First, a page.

Mandela’s widow urges global south to heed Mottley’s message

Barbados' Prime Minister Mia Amor Mottley addresses the Climate Action Summit in the United Nations General Assembly, at U.N. headquarters, Monday, Sept. 23, 2019.
Barbados’ Prime Minister Mia Amor Mottley addresses the Climate Action Summit in the United Nations General Assembly, at U.N. headquarters, Monday, Sept. 23, 2019.
Associated Press / Jason DeCrow, file

Following a lecture in Durban, South Africa by Barbados Prime Minister Mia Amor Mottley, Nelson Mandela’s widow urged the continent to heed the message from the leader of one of the tiniest nations on earth.
Graca Simbine Machel Mandela culminated the 20th Annual Nelson Mandela Lecture by showering the Caribbean leader with accolades and approval for an address titled — ‘Social Bonding and Decolonization in the Context of the Climate Crisis; Perspectives from the Global South.’
“We have a leader, she is our own but she’s global,” Mrs. Nelson Mandela said.
The 77-year-old matriarch expressed pride in hearing the lecture from the visitor she described as “brilliant.”
“I’m so proud that it is an African child leading globally from a small country — as if countries can be measured by dimensions of territory.”
To thunderous approval from the gathering she emphasized her appreciation repeatedly saying “Thank you” many times over.
PM Mottley, she said articulated the hope her husband envisioned for his nation when he fought racist Afrikaners who for decades supported apartheid.
“You spoke to us, you reminded us of our” crisis “You reignite our sense of urgency, our responsibility for our own future.”
“Thank you for reminding us how difficult it was to dismantle apartheid.”
Machel-Mandela credited the guest with possessing “bold leadership, the courage, the deep sense of justice, the ability to make complex issues, palpable to ordinary citizens.”
“You came to take the baton from Madiba.”
The African widow addressed the mission South Africans must embark in order to fulfill aspirations PM Mottley detailed.
“Hello South Africa, Hello Africa, Hello Global South, it’s time for Global South to lead, time for North and South to listen and Hello Woman family, we only have one planet and we have the ability to save it.”
The closing message to delegates and guests sounded transformational, a call to action from the first first lady of apartheid-free South Africa.
At a juncture she faced the Caribbean leader while referencing Madiba, the nickname her apartheid-busting, trailblazing, nationalist, liberator husband is known.
She credited the first female, prime minister of the Republic with emboldening “a second generation of liberation” inclusive of a female leader with the ability to “combine heart and mind to articulate difficult issues.”
Looking out at the sea of women gathered, she paid tribute to the lecturer vowing support saying: “you have many of us as your soldiers, we will be beside and even behind you…no one is too small to lead.”
Machel-Mandela used the opportunity to deliver a mandate for female leadership by calling on girls to mobilize an activist movement for change.
“We need many more Mias, you need to stand up and be counted.”
She described PM Mottley as ‘brilliant’ for illuminating an admonition previously delivered at the General Assembly of the United Nations in New York, in Scotland and wherever she is invited to address the subject of Climate Change and global warming.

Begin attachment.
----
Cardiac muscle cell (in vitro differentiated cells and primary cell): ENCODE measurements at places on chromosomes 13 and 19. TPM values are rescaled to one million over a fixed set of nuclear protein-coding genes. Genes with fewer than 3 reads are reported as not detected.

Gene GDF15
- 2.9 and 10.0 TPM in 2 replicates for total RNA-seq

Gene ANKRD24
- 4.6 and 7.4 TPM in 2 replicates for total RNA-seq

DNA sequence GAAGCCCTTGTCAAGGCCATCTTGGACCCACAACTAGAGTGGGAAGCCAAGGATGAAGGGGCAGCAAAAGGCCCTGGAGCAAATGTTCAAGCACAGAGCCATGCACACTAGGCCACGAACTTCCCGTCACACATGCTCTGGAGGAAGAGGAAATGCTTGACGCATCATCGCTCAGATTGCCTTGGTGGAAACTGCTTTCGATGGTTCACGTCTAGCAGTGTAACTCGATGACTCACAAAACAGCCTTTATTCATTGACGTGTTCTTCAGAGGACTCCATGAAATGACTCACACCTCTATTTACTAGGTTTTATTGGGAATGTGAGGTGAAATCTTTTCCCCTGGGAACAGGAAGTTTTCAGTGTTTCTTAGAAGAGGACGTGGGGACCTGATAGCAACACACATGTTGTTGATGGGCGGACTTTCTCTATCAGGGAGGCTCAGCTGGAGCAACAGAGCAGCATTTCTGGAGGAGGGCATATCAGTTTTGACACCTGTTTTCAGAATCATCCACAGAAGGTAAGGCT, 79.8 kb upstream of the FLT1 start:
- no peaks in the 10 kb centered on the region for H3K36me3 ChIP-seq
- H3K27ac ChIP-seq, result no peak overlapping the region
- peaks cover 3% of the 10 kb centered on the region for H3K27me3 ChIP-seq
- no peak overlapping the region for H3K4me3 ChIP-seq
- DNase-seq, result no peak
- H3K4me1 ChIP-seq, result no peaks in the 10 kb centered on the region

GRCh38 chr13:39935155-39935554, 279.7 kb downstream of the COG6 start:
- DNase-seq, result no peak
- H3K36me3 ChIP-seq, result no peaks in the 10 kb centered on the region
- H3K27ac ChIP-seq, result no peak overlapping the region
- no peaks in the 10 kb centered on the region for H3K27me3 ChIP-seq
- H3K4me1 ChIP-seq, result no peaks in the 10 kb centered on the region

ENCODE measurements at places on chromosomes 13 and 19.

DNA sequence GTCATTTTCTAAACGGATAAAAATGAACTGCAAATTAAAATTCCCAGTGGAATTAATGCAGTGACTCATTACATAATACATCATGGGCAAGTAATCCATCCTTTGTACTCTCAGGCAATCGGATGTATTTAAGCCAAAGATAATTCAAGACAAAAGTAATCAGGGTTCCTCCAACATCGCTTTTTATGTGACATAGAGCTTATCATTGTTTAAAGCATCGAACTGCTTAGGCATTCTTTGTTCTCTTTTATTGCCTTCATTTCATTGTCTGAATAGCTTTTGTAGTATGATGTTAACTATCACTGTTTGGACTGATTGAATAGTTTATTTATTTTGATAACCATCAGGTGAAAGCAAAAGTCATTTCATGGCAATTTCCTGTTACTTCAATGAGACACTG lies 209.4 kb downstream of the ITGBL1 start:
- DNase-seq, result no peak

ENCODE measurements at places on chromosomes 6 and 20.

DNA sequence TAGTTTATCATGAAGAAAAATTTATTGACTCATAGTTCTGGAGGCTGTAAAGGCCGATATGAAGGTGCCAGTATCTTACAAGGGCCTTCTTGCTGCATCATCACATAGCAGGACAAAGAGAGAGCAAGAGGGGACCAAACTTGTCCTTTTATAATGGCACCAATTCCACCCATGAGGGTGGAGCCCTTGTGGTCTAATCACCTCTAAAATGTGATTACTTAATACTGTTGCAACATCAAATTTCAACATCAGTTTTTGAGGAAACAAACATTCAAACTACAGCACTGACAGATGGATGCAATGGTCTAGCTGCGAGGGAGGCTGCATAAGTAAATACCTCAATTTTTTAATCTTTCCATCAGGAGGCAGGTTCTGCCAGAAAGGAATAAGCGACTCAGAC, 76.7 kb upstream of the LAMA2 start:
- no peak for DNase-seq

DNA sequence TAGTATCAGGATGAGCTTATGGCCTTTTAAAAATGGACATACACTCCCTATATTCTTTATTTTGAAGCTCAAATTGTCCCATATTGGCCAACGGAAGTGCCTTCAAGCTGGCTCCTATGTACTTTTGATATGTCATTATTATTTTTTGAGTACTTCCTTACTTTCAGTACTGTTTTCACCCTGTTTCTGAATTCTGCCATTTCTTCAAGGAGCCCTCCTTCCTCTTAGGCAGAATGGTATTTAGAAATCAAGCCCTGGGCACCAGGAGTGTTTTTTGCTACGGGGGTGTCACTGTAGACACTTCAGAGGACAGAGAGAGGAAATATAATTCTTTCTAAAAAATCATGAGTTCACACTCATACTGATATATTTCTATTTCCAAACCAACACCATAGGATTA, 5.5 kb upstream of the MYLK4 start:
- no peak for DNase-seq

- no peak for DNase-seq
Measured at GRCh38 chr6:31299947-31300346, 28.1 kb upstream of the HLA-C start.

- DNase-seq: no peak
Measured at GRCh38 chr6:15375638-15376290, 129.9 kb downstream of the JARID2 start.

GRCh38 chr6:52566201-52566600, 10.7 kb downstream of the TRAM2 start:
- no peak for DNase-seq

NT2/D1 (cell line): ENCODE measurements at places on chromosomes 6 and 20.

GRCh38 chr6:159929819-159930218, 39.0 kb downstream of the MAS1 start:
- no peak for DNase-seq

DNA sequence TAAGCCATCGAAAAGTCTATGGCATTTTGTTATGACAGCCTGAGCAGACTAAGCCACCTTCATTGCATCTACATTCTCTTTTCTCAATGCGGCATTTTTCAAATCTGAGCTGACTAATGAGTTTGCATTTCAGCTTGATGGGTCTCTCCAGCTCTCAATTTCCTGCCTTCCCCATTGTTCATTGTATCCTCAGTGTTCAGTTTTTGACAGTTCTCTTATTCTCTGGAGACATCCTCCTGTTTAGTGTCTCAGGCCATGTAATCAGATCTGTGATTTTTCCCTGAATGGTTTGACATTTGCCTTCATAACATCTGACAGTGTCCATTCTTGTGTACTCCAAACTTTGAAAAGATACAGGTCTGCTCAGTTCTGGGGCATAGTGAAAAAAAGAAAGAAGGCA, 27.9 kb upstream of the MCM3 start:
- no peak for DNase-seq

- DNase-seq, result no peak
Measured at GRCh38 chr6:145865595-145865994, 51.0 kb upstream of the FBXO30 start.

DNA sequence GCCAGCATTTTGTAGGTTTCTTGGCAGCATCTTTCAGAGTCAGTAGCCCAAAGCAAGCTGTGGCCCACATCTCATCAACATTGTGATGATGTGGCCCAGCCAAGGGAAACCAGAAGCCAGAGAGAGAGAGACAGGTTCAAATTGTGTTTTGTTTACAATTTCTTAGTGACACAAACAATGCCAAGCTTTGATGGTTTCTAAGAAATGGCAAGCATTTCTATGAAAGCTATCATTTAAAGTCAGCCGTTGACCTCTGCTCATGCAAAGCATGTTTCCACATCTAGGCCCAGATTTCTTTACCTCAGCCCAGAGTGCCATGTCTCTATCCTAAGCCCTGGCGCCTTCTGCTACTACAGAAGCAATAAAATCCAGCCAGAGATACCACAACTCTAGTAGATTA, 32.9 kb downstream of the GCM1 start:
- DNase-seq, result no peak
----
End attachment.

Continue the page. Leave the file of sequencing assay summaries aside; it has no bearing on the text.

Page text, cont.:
PM Mottley repeated the call for multinational corporations and philanthropist to pay for damages attributed to climate change.
“We aren’t asking that the money should come to us. We are saying do it wherever. But what must happen is that you must do it and regrettably what we are still getting is the stand-off. It comestibles because mankind is so consumed with the geopolitics of today’s world that we are forgetting the reality of the planet on which we live. It’s sad because at the end of the day, time waits on no one and the climate equally is not waiting on anyone to minimize its impact on our living, on our way of life.”
Romario Valentine, an 11-year-old, and the youngest in attendance at the Durban International Convention Centre in KwaZulu Natal reportedly dubbed PM Mottley a ‘Climate Warrior.’
During a salutary digression from the topic PM Mottley rebuked Mandela’s critics who branded him a sellout; that he fell short of being purposeful.
“It hurts me to hear that there are some who believe that Madiba did not do enough and perhaps worse for a few that he might have been a sellout — all because what they believe justifiably so, should be theirs today, is not yet theirs. If there is any one single truth, it is that each of us runs our leg of the relay, the baton is all that they can be required of us to carry.”
“Those who expect more of Madiba, expect more because their own personal financial and economic circumstances have not moved with a pace that they may otherwise have accepted it or expected it. And it is for that reason that I believe that if ever there was a moment in time for the Global South to rally behind a cause, it is now.”
Machel-Mandela maintains the reputation for being the world’s only first lady to two presidents of two different countries, marrying Samora Machel, president of Mozambique and after his death, Nelson Mandela, the first Black president of South Africa with whom she remained from 1998 until his death at age 95 in 2013.
Her portfolio includes teacher, human rights advocate, politician, philanthropist, member of The Elders, an independent group of global leaders who work together for peace and human rights (co-founded with her husband Nelson).
Until 2019 she also served as chancellor of the University of Cape Town.
The advocate of African development and only two-time widow of presidents from different countries said the global leadership baton belongs in the hands of women and specifically Mia Motley’s.

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